# Count On

## Explorer

#### The Largest Prime?

We have already looked at prime numbers - those numbers whose only factors are themselves and 1 - and found some tips and shortcuts for testing if a number is prime.

There are *infinitely many prime numbers*, so our list of prime numbers will continue to grow without ever coming to an end.

However, the largest number *known to be prime* is a continual challenge and changes as computers get faster and faster and as more shortcut tests are invented by mathematicians.

On June 1, 1999, the latest *largest known prime number* was found - a number so large that it has 2,098,960 digits: 2^{6972593}-1. It took Nayan Hajratwala 111 days running part-time on a 350 MHz Pentium II computer and the result was then verified by three different computers using different software.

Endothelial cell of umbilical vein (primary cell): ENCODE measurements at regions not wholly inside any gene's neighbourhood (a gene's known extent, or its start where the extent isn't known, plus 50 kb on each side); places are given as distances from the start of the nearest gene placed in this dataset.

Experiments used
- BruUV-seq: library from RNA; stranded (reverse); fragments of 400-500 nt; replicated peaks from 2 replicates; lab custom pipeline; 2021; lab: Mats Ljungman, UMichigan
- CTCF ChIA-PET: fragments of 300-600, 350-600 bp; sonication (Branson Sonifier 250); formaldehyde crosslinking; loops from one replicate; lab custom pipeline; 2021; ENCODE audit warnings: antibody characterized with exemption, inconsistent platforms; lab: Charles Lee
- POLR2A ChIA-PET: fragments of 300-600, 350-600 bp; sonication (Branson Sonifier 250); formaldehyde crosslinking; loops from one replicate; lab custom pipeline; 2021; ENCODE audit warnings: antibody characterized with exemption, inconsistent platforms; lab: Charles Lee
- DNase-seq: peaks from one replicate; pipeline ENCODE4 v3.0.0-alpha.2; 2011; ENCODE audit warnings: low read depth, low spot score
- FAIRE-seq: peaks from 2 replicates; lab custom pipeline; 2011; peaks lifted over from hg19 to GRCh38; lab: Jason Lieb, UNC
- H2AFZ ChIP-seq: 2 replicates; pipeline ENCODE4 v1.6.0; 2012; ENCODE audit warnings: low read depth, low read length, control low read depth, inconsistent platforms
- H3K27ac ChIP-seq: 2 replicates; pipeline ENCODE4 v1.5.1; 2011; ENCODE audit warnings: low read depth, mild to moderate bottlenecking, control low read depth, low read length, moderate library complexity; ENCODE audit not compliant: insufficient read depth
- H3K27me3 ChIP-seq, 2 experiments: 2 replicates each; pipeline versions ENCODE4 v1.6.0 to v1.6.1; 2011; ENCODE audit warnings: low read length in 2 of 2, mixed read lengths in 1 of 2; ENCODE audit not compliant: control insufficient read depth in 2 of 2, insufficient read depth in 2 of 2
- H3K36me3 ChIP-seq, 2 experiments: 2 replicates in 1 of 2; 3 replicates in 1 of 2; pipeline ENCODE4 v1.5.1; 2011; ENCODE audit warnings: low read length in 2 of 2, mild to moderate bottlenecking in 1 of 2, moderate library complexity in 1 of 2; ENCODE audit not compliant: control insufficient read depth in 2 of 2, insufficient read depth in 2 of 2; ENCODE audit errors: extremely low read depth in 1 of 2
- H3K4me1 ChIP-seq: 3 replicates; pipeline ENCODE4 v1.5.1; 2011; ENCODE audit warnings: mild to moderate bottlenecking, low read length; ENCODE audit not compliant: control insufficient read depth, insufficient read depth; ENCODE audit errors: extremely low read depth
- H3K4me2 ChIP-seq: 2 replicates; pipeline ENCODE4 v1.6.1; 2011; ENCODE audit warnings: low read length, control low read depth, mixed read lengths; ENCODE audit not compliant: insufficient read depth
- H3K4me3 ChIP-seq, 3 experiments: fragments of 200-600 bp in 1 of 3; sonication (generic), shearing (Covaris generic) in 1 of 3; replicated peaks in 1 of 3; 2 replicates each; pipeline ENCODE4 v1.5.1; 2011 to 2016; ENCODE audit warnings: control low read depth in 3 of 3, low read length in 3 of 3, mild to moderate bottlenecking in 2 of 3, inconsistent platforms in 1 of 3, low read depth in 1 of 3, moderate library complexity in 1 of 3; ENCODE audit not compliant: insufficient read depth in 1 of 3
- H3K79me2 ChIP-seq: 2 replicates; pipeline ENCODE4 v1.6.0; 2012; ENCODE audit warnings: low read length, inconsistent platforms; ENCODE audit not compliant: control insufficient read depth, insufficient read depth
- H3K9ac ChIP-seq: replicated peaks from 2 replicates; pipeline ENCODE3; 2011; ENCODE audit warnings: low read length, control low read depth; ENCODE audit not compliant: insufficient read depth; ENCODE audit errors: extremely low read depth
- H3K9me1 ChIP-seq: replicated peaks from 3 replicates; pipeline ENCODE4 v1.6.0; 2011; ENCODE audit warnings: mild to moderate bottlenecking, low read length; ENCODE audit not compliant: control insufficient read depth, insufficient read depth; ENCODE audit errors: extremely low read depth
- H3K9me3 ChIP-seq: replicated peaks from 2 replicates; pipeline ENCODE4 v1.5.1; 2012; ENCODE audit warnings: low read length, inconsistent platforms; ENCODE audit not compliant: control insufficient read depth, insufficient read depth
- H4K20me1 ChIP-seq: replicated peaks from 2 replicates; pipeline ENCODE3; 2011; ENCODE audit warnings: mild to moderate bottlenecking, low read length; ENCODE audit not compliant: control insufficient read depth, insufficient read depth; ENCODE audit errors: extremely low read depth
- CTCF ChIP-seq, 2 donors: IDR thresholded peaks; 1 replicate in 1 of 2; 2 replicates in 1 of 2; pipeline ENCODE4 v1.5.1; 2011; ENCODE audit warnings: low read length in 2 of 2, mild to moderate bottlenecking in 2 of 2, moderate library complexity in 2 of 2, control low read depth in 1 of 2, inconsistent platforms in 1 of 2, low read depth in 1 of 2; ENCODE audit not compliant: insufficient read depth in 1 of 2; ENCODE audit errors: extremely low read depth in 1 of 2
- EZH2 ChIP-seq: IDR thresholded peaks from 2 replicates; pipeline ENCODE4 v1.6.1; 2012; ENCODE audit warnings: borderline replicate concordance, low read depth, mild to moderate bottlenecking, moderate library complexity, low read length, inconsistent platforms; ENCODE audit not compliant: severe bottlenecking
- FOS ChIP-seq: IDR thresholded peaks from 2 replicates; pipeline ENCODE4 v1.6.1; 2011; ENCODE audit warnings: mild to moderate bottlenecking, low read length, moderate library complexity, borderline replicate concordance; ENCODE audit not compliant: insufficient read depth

You can read more about it in *The Fibonacci Quarterly*, volume 37, November 1999, in an article entitled **On the Discovery of the 38 ^{th} Known Mersenne Prime** by George Woltman, pages 367-370 (which you may have to find in the library of your local university).

**prime numbers**because...

*...every other number can be made from multiples of prime numbers in essentially one way only:*eg: 4 = 2x2; 6 = 2x3; 8 = 2x2x2; 9 = 3x3; 10 = 2x5; 12 = 2x2x3;

If 1 was included as a prime number, then we can include as many "1" factors as we wanted and there would be many ways to write each number as a product of primes. It is mainly for this reason that 1 is not called a prime number.

See also more on *record-breaking prime numbers*.

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